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Ara Partners picks up Genera Energy, betting on sustainable packaging

Agricultural fiber is 'better for the planet, but it also is cost-competitive,' said Ara's Troy Thacker.

Ara Partners, a Houston-based private equity firm focusing on industrial decarbonization investments, is announcing later this morning the acquisition of Genera Energy, a maker of non-wood, agricultural pulp-and-molded-fiber products used for packaging. PE Hub caught up with Ara managing partner Troy Thacker to learn more about how this deal represents the firm’s investment strategy and how it plans to grow Genera.

Genera’s products, such as food packaging for take-out meals in restaurants, are made from agricultural fiber that is purpose-grown by farmers typically on non-productive land (typically land that is not used to grow food).

“Often, we do thematic investing,” explained Thacker. “We pick themes that are in alignment with our decarbonization focus.” With the Genera platform, Thacker said the fiber packaging material is more sustainable than single-use plastic packaging material without adding too much to the cost.

“It’s better for the planet, but it also is cost-competitive,” Thacker said. “When you get those two things right, you can take market share very aggressively and very rapidly, and that is the core of our investment thesis here.”

Thacker said that Ara Partners has been evaluating the sector for over the last two years and observed a trend whereby customers are demanding that restaurants, chains and consumer-packaged-goods companies pay more attention to the packaging that they use.

Troy Thacker, Ara Partners

“Companies are increasingly setting waste and plastic reduction goals for themselves, and packaging is a very visible way to demonstrate those efforts to the market and customers,” said Thacker. This comes at a time when states in the US are also doubling down on reducing plastic usage in a bid to save the environment.

Ara Partners said it will be deploying numerous strategies to grow Genera, initially by adding a substantial amount of equipment to the current site in Vonore, Tennessee, which is the largest vertically integrated, non-wood, agricultural pulp-and-molded-fiber manufacturing facility operating in North America today, according to Ara.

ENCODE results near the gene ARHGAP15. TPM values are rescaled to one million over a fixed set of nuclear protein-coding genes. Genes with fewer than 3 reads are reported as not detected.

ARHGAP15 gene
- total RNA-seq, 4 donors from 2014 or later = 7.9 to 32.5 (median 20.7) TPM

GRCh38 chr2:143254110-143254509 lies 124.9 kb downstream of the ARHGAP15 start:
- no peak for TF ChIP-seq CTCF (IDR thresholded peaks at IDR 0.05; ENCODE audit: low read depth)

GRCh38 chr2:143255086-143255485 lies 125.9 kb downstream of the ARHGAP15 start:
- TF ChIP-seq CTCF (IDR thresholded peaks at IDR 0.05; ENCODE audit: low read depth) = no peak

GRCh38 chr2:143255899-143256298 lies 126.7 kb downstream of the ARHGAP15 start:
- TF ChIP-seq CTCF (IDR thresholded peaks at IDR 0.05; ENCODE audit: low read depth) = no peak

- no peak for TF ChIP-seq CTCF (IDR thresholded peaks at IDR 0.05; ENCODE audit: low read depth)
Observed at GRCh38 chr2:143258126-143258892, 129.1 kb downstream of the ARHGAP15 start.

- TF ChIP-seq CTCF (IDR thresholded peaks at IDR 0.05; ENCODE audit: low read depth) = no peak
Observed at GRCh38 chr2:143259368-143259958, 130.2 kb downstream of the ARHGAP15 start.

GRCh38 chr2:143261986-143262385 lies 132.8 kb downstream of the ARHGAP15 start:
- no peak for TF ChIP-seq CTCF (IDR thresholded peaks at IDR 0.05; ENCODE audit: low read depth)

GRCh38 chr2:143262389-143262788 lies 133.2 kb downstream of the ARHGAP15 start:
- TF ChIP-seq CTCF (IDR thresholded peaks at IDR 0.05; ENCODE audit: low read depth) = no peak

The firm is committing an additional $200 million of capital to support significant expansion, including more integrated molded-fiber plants across the country to scale the production.

This will help create employment, especially in rural areas, through the production of raw materials and the manufacturing process of these packaging materials, Thacker said.

The firm is also riding on the onshoring trend, whereby some companies in North America are trying to open local lines of supply to reduce their reliance on foreign procurement and avoid shortages. Among other sectors, some of these shortages affected schools, sending procurement officers scrambling on the spot market to fulfill dining timetables.

“When you think of this product, you want to have access to it quickly and not wait on the ability to ship it from China or from the Far East, so bringing it back to domestic production makes a lot of sense for many of the customers that we serve,” Thacker said. “Not having incremental shipping costs and carbon emissions associated with transport are all critically important.”

“People want to move away from single-use plastics. They want to move to a more sustainable solution,” he said.